Holy fire and human flailing
Lord Jesus, please hear the heart of your handmaiden.
I read this morning in Leviticus 10 of the death of Aaron’s sons, Nadab and Abihu. As is the case every single time I read it, my heart aches for Aaron and his wife and his family. Here is Aaron, in his mid-80s at least, and his sons — were they reckless youths? We know they had no children according to the scriptures.
It seems so harsh, Lord Jesus, so final, so – well, so without warning. I always struggle when I plow my way through this passage and read of a father who “said nothing” when it happened. A father who wasn’t allowed the “comfort of mourning,” wasn’t given any time off from his job, all under the threat of death. “And Aaron . . . obeyed” (Lev. 10:7).
What must he have felt, though, and how could he have dealt with it? There was no arguing about who had passed the severe judgement, no arguing with this God who had, always had, the final say, the trump card, the final word, supreme power , ultimate authority . . . This morning I feel like this fuzzy, rebel brain is at the very edge of an answer that can help this aching heart.
First of all, Lord Jesus, I do not know the whole of the circumstances that let up to this. From what it says, the boys (young men) were duly warned, thoroughly instructed and well aware of what the protocol was. And because you are GOD (who has the final say, ultimate authority, etc.) what you did was right — and (though I choke when I say this) GOOD.
Father-God, in this whole nitter-natter about “Why?” and seeking to come to acceptance and peace, I feel like I am missing something important. Something to do with your holiness. Something about the God-fire purity that is the essence of this “I AM” God, whom I’ve chosen as my God, but whose very essence I do not begin to comprehend. I cannot capture the depth, the intensity, the incomprehensible HOLINESS that is God. Awesome, powerful and eternal — and yet, you love me like a protective Father; care (infinitely more than I can imagine!) what is going on in my heart and call me to reflect that holiness with purity. And it occurs to me that when I offer anything else back to you except “holy fire,” it spells DEATH.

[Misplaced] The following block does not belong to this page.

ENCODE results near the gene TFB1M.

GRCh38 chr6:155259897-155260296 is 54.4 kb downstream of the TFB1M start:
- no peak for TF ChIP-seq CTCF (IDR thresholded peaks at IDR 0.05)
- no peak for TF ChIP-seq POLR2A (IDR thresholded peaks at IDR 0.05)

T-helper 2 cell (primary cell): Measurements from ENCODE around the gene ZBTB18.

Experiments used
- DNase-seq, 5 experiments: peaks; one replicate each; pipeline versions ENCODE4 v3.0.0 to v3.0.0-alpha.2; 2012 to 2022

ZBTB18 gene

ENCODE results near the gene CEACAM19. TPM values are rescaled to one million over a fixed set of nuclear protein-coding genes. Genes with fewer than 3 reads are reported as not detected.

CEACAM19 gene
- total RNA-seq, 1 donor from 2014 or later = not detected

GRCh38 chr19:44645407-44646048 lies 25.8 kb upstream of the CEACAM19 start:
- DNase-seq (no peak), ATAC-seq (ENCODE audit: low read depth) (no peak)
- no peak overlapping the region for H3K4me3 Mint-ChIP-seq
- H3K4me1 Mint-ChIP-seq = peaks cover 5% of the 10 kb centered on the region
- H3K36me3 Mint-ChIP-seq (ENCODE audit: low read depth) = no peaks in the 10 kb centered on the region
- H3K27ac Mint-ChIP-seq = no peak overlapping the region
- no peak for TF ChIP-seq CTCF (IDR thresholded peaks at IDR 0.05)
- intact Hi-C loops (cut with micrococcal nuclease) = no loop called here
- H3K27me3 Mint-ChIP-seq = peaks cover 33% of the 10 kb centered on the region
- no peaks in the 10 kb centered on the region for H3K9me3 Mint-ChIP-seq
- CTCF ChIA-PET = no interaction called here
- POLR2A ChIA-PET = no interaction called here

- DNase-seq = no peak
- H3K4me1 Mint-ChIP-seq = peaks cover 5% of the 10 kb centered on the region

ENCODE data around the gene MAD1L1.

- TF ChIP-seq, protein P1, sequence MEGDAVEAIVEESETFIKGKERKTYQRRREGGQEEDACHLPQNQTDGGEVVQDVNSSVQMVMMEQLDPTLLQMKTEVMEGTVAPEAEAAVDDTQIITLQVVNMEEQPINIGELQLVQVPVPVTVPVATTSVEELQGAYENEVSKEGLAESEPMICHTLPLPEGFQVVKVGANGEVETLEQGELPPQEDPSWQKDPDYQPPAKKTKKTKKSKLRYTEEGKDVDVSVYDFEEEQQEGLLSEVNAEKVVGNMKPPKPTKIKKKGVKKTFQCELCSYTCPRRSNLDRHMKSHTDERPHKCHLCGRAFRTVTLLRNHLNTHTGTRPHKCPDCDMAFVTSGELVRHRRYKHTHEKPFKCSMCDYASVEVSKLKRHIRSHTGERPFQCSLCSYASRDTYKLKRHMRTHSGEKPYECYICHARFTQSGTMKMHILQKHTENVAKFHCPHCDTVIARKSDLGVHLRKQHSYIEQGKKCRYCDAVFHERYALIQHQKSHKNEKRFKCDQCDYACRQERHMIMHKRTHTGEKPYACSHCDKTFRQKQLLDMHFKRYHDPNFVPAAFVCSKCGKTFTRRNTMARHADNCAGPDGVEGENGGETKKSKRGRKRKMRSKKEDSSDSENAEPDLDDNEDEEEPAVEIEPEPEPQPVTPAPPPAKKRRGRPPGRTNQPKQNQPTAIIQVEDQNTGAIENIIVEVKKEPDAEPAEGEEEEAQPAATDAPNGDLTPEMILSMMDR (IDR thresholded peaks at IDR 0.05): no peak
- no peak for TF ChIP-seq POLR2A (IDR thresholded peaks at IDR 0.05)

But why? Lord Jesus, why?
Is it because what is at the root of the “strange fire” is an attempt to appear right before you, and before those watching? That is not only prideful and deceitful, but an affront to and a contradiction of WHO you are and WHAT you are. And this strange fire cannot help but be swallowed up, consumed by the intensity of your holiness and purity. It’s not as much a judgment call by a holy God as it is a very natural consequence. It’s almost like a tiny flame, inching up a glowing wick to a stick of dynamite, assuming he is the victor because he burned the wick all the way to the end. None of us would say it was the dynamite’s fault for totally encompassing and extinguishing the flame. We would think it ridiculously ostentatious for other flames, looking on to accuse the dynamite of wrongdoing or hasty judgment or unfeelingly, arbitrarily “making rules” that explode with deafening brilliance and force and destruction and death.
Oh, holy God, our God! Passionate and pure and intense and full of fire. Not because you decide to be, but rather it is because you ARE. Somehow you decided to use poor, wretched humans to reflect your perfect holiness — elevating us to sons and daughters (Family!), and we accuse you of being unfeeling or unfair when we fall victims of our own foolish, selfish and prideful plans that cannot begin to stand before you — glorious, awesome, righteous, burning holiness and purity.
And it is just that, heavenly Father. I cannot stand before you, pretending to have any fire that matters to you at all. I feel exposed, weak and useless in my wretched reasoning and the offerings I bring. I want to cower in the darkness, away from your throne, wondering what to do next. But I hear words of hope ringing in this head that I want to cover.
“For we have not an high priest that cannot be touched by the feelings of our infirmities . . . in all points, tempted like as we are . . . ” (Heb. 4:15)
Ah, Lord Jesus! My brother, my redeemer! The one whose fire is the only fire I can offer back to the Father — I eagerly and frantically and deliberately and with nothing to repay you, choose you!
The fear melts away, the bitterness running off my heart in rivulets as you become righteousness in me, rekindling the only fire that is acceptable to God the Father.
And my heart gives grateful, humble praise.
MaryAnn Yutzy lives in Milford, Del. She attended Rosedale Bible College in Irwin, Ohio. She blogs at Delaware Grammy, where this first appeared.
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